Our Customers Are “Visionaries”

Visionary Customers

I am a technologist at heart who has always been extremely interested in working with customers. So, when the opportunity came to be CTO and Chief Customer Officer simultaneously, I embraced it and am super excited about it. Being one of the few executives with this type of combination role, the advantages that it has brought to BAI and our customers tell me that this kind of role will become more prevalent. 

Some of these benefits are:

Technology Knowledge

  • My technology background, paired with the CTO duties, allows for awareness of emerging technologies, patterns, and approaches.

Customer Interaction

  • By working directly with customers, I can bring them “state of the world” technology advice and share experiences while learning about their ideas and concerns about technology and requirements.

Impactful Combination

  • The combination of the above two has allowed us to often be ahead of market. It also allows us to prototype early, showcase to customers, and mature our products and requirements rapidly.

Since I have written several blogs about AI and technology, I thought you might want to know more about our customers to showcase the real-world impact of such a position. I’ve come to know our customers very well, and there are quite a few who should get credit for the visionaries that they are.  I plan to share several of these stories in multiple blogs.  Here is the first one:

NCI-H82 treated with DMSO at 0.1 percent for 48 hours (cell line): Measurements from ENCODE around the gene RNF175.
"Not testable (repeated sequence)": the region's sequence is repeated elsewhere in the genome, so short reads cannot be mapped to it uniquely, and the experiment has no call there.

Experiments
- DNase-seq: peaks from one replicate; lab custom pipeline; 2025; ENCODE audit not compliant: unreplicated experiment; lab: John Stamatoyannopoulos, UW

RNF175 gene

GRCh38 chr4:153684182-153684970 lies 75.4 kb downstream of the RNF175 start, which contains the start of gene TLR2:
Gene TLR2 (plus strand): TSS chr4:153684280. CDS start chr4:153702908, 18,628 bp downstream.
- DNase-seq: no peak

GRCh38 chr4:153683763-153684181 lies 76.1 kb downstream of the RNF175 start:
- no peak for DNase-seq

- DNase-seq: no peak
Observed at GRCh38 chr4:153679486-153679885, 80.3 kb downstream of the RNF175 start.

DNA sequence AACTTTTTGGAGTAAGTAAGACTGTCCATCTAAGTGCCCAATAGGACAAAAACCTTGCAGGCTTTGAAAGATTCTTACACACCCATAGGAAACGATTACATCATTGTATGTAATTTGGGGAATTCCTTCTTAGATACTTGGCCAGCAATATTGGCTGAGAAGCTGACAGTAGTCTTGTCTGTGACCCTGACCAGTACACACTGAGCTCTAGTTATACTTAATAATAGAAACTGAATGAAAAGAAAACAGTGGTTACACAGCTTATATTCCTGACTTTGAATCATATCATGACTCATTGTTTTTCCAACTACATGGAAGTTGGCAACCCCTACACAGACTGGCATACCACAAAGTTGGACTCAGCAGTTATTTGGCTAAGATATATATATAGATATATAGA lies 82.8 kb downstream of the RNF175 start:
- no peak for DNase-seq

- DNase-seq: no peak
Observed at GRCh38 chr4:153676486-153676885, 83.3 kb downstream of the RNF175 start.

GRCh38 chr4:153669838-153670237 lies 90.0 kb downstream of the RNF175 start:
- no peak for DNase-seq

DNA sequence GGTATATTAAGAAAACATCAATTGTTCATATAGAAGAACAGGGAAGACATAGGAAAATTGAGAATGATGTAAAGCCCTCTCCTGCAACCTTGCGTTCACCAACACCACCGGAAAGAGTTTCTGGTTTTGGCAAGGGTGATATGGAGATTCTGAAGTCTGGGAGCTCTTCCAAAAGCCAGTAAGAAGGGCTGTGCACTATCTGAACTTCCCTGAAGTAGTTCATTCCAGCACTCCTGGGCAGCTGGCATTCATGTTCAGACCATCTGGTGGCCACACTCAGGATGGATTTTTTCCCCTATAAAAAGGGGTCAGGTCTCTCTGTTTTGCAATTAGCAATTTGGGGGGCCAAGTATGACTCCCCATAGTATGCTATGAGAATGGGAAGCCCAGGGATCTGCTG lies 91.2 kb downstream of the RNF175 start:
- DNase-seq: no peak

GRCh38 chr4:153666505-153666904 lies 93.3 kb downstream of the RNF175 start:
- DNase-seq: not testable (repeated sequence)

“Large Engineering” Consulting Firm

This customer operates within the engineering and construction consulting space. They came to us with a problem, but not one that traditionally sounded like a search problem. Their CEO had challenged the CIO with some direct issues based on his passion for making people successful:

  • Their people were unproductive, stemming from not knowing what others had done in similar situations or projects, and therefore were unable to take advantage of it
  • Their people needed to be able to find the right information and expertise quickly

I recall specifically a discussion about the time it took to find information. We shared a statistic that on average 30% of a person’s time is spent looking for information.  Their CEO thought that they were worse than that! He knew that at its heart, this problem was around providing access to information. Like many organizations, they had information in many systems, with lack of clarity for employees to know what each system had, on top of which not everybody had access to all the systems because of licensing constraints. Based on the core issues he was challenged to solve, their CIO knew right away that they didn’t have a solution for this internally. It was at this point that we started talking with this customer. Given the strategic nature of their issue, I volunteered to work directly with them to both understand what they were trying to accomplish and also guide them on the technical options available to them.

We started showing them possibilities, not by demos of our products, but rather things we had done with other customers. These were small vignettes of capabilities for people thinking of all the things that are possible and how these apply to their issues. With agreement on some ideas, it was time to bring these ideas down to earth.  Their CIO felt, and I strongly agreed, that their leadership team needed to be educated on these possibilities and approaches. Now, when I agreed, I wasn’t aware that it would lead to an invite to Bermuda for me to present all of this to the combined leadership team!